Hurdles on the Path to Career Success – Part 1

All of us have inside us the potential to succeed. To go above and beyond the average. But over a period of time, consciously or not, we end up creating hurdles around us that block us from being as successful as we can otherwise be. This is true both in the career, and life itself. Here is a quick look at some of the common hurdles in the path to career success.

(What has this got to do with personal finance, you ask? Well simple. The personal finance equation has two parts to it - how much you make and how much you keep. And needless to say your career success has a huge impact on how much you make. So there you go. Now, lets move on to the focus of the article - the hurdles on the path to career success)

Trying to please everyone
Remember the old adage “He who tries to please all pleases none”? This is particularly true at work. If you try to please your colleagues, boss and subordinates all at the same time, eventually you end up not pleasing anyone. Worst of all, you could end up with a particular sense of dissatisfaction that can ruin your peace of mind.

How to fix it: Prioritize! The first and the most important person is of course yourself. You need to be happy and content with what you do. Next, it should be the boss/manager who is responsible for your career progress. Next, is your subordinates. Finally, your friends and colleagues.

Not clearly understanding the expectations
If you do not communicate well with your manager and your peers, your understanding of what needs to be done, and theirs can be very different. Even if you put in a lot of hard work, if you are working against a wrong set of requirements, eventually none of it matters.

How to fix it: Listen! And then repeat. It may sound silly – but a simple repetition of what the expectations are can clear up the understanding. Make the following sentences part of your discussion with your manager and peers: “Let me see if I got it straight – you want me to…”; “OK, so here is my understanding. Please let me know if this is correct…”; “Based on what you just said, here’s the list of things I need to get done…”. If you are a manager, encourage your subordinates to summarize your discussions and listen carefully for any misunderstandings.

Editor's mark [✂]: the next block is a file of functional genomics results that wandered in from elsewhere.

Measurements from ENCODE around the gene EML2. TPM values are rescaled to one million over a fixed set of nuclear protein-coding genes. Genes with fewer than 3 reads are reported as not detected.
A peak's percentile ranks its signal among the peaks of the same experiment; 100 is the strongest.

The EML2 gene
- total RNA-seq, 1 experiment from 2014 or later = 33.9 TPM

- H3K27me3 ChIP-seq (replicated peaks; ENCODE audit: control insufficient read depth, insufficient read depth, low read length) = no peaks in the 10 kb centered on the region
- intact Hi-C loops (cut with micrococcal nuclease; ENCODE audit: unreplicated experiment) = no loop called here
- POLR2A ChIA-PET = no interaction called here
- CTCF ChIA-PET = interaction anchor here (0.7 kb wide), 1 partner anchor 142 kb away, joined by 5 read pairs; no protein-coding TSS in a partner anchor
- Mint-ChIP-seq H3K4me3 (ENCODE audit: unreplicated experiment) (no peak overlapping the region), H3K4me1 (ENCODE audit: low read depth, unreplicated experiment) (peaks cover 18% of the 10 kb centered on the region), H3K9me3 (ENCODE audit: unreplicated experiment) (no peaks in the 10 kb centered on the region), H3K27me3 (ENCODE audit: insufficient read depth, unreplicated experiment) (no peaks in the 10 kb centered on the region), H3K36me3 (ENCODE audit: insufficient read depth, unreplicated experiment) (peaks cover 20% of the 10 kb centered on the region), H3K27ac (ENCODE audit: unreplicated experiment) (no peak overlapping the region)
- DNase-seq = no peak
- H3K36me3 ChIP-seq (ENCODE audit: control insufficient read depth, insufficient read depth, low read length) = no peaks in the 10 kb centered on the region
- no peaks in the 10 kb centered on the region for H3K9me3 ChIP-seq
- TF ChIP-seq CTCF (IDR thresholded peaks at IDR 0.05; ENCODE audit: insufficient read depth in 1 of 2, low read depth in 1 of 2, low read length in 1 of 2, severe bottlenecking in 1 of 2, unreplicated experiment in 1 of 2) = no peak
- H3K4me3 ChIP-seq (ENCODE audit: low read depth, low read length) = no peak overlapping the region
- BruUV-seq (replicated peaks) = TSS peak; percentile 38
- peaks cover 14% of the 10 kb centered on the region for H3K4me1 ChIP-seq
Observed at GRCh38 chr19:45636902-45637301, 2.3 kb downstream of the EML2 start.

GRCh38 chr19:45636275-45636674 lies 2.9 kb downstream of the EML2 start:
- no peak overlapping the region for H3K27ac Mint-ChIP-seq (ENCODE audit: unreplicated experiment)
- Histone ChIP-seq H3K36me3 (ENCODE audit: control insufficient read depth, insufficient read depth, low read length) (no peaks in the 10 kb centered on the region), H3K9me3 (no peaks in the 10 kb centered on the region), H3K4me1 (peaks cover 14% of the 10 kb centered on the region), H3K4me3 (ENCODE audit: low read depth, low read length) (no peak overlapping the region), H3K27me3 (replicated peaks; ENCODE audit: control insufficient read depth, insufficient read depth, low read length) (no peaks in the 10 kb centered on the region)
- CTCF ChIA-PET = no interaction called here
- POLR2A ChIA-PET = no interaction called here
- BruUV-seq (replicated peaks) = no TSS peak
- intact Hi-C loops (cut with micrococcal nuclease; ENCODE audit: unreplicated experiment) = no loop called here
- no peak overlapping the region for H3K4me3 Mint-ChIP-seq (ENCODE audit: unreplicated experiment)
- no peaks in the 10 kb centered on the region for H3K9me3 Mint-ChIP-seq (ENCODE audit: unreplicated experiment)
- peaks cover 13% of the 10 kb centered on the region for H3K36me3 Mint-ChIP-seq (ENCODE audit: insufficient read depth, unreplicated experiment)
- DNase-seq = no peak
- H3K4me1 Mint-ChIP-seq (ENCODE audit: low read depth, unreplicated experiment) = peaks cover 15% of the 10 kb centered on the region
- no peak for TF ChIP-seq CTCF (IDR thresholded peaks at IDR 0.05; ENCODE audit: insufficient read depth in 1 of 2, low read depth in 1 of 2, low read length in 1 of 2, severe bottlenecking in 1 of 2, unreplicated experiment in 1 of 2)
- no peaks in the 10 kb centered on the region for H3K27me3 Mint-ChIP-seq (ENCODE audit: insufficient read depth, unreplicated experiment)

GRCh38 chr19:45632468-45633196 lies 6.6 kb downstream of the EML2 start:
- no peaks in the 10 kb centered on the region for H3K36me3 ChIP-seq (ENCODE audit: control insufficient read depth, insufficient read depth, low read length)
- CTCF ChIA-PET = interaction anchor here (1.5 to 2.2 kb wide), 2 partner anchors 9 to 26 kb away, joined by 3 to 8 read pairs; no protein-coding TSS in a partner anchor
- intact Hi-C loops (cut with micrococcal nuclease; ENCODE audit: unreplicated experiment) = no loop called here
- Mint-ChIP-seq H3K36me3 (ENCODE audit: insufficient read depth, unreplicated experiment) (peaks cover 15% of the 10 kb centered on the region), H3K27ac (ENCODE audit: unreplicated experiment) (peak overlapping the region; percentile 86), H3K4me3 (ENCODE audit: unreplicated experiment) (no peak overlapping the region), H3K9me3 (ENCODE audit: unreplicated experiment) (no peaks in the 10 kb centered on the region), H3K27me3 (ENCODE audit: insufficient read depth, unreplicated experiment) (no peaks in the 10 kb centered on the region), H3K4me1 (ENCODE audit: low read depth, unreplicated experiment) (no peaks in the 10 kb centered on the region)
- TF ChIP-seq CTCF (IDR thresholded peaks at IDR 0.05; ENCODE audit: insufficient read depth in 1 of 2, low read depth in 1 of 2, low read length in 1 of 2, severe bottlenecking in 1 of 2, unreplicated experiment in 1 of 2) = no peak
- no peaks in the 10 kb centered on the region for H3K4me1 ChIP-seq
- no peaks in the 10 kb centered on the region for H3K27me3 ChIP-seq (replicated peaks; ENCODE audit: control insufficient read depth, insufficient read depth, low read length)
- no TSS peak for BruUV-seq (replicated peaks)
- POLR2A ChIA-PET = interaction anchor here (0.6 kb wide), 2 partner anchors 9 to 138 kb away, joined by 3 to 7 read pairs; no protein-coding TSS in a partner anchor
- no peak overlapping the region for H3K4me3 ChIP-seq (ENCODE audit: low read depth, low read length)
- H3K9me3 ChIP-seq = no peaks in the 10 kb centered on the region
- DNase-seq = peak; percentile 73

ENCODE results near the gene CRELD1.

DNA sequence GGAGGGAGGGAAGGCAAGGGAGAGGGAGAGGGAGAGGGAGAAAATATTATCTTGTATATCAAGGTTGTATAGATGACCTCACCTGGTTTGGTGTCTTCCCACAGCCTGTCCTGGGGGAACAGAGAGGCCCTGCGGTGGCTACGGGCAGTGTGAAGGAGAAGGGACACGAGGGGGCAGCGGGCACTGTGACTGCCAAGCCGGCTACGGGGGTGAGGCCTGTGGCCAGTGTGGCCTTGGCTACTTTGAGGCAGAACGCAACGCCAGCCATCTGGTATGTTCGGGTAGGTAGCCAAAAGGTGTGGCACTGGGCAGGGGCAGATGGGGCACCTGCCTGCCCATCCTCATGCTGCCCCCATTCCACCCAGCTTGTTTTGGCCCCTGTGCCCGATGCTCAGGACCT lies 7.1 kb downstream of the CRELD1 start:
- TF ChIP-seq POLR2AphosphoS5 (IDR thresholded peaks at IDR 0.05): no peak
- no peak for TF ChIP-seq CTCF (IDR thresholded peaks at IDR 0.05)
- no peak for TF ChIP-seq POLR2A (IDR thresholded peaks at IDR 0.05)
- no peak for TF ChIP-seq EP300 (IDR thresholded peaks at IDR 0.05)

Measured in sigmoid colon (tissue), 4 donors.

Too focused on job security
Last year my company laid off a little over 7% of the job force. There is nothing unique or strange about that number. For many of us that work in the tech sector, lay off is a part of life. Unfortunately, some of use adjust to this fact better than others. If you are worried to take risks and speak up because you are too focused on the job security, then you could be seriously curtailing your own growth – both professionally and personally.

How to fix it: Prepare! Have a list of other companies that you can work for if you get laid off. Keep your resume updated. Have an emergency fund and maybe some sources of alternate income. Once you are prepared to face a lay off, you will stop worrying about it and be willing to take on more challenges at work.

Letting personal life influence work life
Everybody has issues in personal life at some point or the other. There isn’t one of us that has a perfect hassle free life out of work. There are ups and there are downs. If you let it effect the quality of work, then eventually your career will come tumbling down.

How to fix it: Practice professionalism. Learn to mask your emotions at work. In fact, take it one step further – when you feel utterly dejected in personal life, make sure you find ways to achieve success in your work life! When you can make your work complement your personal life and offset the downs, you will succeed not just in your career but also in your personal life!

Short-term thinking
Last year I was assigned to a project which I was not too keen on doing. The work was boring and I thought it did not use my “potential” well. Needless to say I was quite disappointed and not very motivated. One of the days when I was stuck in traffic, I was thinking about this, and realized it was not all bad. The project is has high visibility, so if I did a good job, I can get some recognition. In addition, there is no defined team lead – and I could easily step into the role and take on more responsibility. The more I thought about it, the more it seemed like this project was far better in the long term than the project I had coveted and was hoping to be a part of.

How to fix it: Step outside and think long term. How will what you are doing now help you 2 years down the line? 5 years down the line? What are you learning now that will prepare you for success in the long run – not the promotion next year, but in the next job that you accept in some other company? And the one after that? If you get into the habit of questioning the long term implications of your every day actions, you can escape the myopic stand that most average people end up taking.

These are by no means the only hurdles that stop us from being successful in our careers. But if you do identify any of these as part of your life, work to improve. All of us are mere humans and susceptible to flaws. The real tragedy is if we do not identify these flaws and try to fix them! I will post part 2 of this article soon.

*Image Credit: Photograph by Stew pendous [via Flickr Creative Commons]



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1 Comment:

Ramesh T. said...
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